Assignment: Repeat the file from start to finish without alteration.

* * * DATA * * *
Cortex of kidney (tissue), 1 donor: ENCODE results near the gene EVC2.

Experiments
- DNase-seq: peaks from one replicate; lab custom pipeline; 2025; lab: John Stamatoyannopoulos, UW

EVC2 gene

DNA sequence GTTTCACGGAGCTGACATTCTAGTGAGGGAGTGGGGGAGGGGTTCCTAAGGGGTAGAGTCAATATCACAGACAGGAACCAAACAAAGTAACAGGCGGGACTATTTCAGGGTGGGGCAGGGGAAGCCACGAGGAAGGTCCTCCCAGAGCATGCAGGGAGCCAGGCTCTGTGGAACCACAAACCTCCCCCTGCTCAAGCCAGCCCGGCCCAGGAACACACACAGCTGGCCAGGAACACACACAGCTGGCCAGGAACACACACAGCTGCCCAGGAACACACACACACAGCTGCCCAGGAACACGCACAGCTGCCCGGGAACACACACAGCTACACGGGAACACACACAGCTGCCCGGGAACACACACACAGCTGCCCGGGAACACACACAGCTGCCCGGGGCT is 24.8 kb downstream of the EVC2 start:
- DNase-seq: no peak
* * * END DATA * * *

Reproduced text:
Cortex of kidney (tissue), 1 donor: ENCODE results near the gene EVC2.

Experiments
- DNase-seq: peaks from one replicate; lab custom pipeline; 2025; lab: John Stamatoyannopoulos, UW

EVC2 gene

DNA sequence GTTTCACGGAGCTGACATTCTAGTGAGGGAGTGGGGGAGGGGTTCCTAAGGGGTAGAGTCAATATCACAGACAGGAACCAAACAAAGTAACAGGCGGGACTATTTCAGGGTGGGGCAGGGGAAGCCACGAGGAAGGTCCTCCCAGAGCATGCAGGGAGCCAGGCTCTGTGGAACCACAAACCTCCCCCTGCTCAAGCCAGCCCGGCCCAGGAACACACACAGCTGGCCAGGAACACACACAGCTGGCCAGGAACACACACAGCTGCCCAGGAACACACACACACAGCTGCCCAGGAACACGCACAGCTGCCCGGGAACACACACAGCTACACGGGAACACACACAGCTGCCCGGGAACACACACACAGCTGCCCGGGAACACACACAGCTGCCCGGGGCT is 24.8 kb downstream of the EVC2 start:
- DNase-seq: no peak